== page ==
GIPO – Sale of the Largest Romanian Wholesaler and Retailer of Sport Equipment

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Gipo is the largest player on the Romanian market for outdoor sports products.  Gipo imports, distributes and retails a large variety of outdoor sports products.  Some of the products traded are their own brand, manufactured in various countries, including China.

The two owners of Gipo had worked really hard to turn a corner-shop business into a multimillion company.  After many years of hard work, the two founders found it increasingly difficult to agree on the future of the company, starting with the overall strategy (which was non-existent) to the smallest tactics within the firm.  One shareholder wanted to take the company more towards outdoor sports (camping, skiing) and the other wanted to maintain the company’s focus on fishing.

It had become increasingly difficult for them to reach agreement, which in turn created a difficult working environment for the 100 employees.  Thus, they talked to us, and they agreed to sell the company.  The realisation that they would not have Gipo was not an easy process for the two founders, as they understandably saw Gipo as their baby.

Two owners, two opinions, two advisors.  Neither founder trusted the other.  Thus, each founder had to bring an advisor that they would trust.  We were brought in by one of the founders, and we were in direct competition with the advisor appointed by the other founder.  We usually do not accept mandates where we are not mandated exclusively, but in this case we realised that an exclusive mandate would have not been possible.  Thus, we designed an action plan for the two of us, such that we would not approach the same potential buyer, which would have decreased the chances for Gipo to be sold.  The other advisor provided a list with all the potential buyers they wanted to approach, and we had exclusivity for anyone that was not on that list.

We had analysed the situation, and designed a plan for our approach.  Our main question was who would buy this company and why.  We concluded we would have the following categories of potential buyers:

  • Strategic buyers = companies from the same industry.  Here, we included:
    • developed chains of outdoor sports that might have considered enlarging their reach, by expanding into a country where they did not have a presence.  We approached companies from Europe, as well as from the US and Canada
    • resellers and distributors of outdoor sports equipment, which might be interested in having their own shops and outlets
    • manufacturers of sports goods, especially of fishing articles, that may consider expanding their business into distribution and retailing.
  • Financial buyers = financial institutions that invest money in order to double their money within 3 years.  Typically, they buy a company, on which they perform various changes meant to add value to the business, and then they sell for a large profit.  This category mainly consists of private equity firms.  We had carefully selected those private equity firms that are interested in our Target’s geography (Eastern Europe), in our Target’s sector (distribution, retail, sports), size of the deal (cca EUR 5 million) and in the type of deal (buyout).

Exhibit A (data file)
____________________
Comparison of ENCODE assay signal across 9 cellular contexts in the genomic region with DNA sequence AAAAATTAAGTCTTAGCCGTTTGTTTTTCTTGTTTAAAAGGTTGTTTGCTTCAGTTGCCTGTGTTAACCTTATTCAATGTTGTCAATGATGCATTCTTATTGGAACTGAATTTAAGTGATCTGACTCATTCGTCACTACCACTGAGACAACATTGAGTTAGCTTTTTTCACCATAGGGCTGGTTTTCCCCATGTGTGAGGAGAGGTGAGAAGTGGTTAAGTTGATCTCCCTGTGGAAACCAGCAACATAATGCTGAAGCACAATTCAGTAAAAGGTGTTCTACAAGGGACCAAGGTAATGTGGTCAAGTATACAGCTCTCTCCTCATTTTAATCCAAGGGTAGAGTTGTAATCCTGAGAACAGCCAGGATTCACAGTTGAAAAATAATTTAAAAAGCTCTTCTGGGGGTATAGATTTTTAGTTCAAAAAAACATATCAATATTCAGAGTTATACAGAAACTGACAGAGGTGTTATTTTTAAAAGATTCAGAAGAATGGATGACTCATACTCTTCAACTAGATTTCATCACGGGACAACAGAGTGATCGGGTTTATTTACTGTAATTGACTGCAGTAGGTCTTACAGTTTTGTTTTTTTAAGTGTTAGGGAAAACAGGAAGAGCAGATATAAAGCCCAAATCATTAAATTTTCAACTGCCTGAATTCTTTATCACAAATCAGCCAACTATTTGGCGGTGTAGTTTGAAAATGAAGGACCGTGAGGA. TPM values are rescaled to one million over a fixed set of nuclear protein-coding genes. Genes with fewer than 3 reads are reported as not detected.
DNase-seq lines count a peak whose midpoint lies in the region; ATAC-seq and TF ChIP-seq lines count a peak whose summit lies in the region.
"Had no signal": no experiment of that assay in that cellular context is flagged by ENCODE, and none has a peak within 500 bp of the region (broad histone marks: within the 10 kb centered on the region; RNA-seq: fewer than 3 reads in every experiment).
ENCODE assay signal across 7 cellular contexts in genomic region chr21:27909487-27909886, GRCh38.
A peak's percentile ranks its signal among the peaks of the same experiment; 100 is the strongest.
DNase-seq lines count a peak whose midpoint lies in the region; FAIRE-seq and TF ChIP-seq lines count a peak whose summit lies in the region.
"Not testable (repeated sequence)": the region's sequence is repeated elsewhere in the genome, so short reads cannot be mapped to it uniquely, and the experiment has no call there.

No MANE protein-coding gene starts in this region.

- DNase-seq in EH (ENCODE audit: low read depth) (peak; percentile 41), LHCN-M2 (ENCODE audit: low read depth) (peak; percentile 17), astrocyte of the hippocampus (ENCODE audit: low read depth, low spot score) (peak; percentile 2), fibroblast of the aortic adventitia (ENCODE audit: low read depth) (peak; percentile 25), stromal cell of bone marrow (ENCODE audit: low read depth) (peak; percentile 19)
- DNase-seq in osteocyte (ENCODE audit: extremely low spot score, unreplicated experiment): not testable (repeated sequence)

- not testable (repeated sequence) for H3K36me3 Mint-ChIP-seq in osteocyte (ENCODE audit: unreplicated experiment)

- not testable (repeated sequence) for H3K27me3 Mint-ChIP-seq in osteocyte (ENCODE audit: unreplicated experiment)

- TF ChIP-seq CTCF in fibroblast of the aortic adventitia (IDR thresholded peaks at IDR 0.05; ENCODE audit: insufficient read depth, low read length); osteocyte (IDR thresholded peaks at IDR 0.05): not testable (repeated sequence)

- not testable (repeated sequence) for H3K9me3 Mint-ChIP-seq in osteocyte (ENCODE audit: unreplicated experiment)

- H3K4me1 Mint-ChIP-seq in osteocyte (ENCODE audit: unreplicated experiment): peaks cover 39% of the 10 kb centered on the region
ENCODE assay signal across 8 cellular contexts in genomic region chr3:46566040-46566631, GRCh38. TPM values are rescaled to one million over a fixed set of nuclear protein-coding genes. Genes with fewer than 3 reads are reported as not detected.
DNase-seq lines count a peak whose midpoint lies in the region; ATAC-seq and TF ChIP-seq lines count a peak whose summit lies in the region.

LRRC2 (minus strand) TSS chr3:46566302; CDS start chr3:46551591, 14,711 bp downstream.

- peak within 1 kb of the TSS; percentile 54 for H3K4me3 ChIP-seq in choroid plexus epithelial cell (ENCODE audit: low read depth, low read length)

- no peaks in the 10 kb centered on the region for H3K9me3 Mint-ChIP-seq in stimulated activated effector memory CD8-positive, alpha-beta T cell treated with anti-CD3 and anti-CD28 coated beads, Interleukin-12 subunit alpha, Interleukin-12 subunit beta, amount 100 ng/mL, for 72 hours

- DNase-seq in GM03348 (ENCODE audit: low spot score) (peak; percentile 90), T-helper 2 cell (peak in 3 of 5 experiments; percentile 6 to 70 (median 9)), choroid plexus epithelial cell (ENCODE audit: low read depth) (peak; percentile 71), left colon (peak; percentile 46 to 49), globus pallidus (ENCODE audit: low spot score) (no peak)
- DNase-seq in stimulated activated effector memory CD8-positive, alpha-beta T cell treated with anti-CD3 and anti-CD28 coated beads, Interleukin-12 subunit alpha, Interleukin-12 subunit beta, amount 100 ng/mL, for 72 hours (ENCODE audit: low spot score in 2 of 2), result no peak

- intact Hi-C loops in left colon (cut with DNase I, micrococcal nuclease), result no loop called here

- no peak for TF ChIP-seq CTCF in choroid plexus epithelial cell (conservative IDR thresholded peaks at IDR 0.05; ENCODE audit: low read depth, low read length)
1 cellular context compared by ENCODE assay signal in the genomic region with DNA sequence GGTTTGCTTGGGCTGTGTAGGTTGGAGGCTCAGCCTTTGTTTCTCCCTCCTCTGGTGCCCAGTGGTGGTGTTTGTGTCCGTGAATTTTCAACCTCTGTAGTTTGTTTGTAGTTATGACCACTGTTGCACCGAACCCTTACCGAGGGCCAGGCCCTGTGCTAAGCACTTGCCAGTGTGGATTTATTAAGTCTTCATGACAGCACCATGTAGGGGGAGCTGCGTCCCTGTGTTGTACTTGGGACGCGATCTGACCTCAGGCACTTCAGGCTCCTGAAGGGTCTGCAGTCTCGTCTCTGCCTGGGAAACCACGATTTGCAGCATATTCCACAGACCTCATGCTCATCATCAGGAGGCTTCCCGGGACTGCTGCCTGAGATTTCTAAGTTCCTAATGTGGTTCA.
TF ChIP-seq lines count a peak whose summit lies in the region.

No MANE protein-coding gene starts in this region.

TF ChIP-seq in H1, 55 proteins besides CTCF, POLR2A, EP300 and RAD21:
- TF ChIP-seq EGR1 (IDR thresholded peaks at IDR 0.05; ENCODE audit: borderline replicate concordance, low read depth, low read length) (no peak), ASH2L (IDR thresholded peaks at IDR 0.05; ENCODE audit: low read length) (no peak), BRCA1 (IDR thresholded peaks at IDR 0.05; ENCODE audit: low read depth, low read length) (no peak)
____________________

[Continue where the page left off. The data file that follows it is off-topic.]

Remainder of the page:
We drafted a teaser (a short presentation of the opportunity), which we sent to four hundred selected potential buyers.  We followed up and talked to the majority.  After the first three months, we received some positive feedback; however the real interest took longer to be confirmed.  In the end, we had three financial buyers interested, of which one was already present in Romania in the sports sector.

We drafted an Information Memorandum (a document presenting a detailed description of the business and the opportunity), we organised a Data Room and meetings with the company owners.  We assisted the potential buyers in their due diligence.  The other advisor, appointed by the other shareholder, took part in some of the meetings, in order to ensure the shareholder that the process was undergoing its normal course.  He was also involved in the analysis of the offers received from the interested parties, to ensure he was treated fairly.

The winning offer had 2 options.  One option was for the owners to sell the entire company, with a high value being placed on the real estate assets of the company.  The other option was for them to only sell the business itself, and keep the real estate assets to lease back to the business.  The price offered for the business alone was only 25% of the entire price offered, which determined the owners to not even consider that offer.  However, with our help, they realised that the second option was better for them, and they sealed the deal.  Even though our commission was lower (as the deal size was lower), we recommended to the client what was right for them.

With our assistance the owners chose the option that made much more sense for them.  If they sold the entire company with the real estate assets included, they would have received a large amount of cash, which they would have then invested in real estate, as this was their preferred investment option.  With the new proposed deal, where they kept the real estate, they not only retained assets that would generate lifelong income, but they also achieved a tax efficient and high return on their money.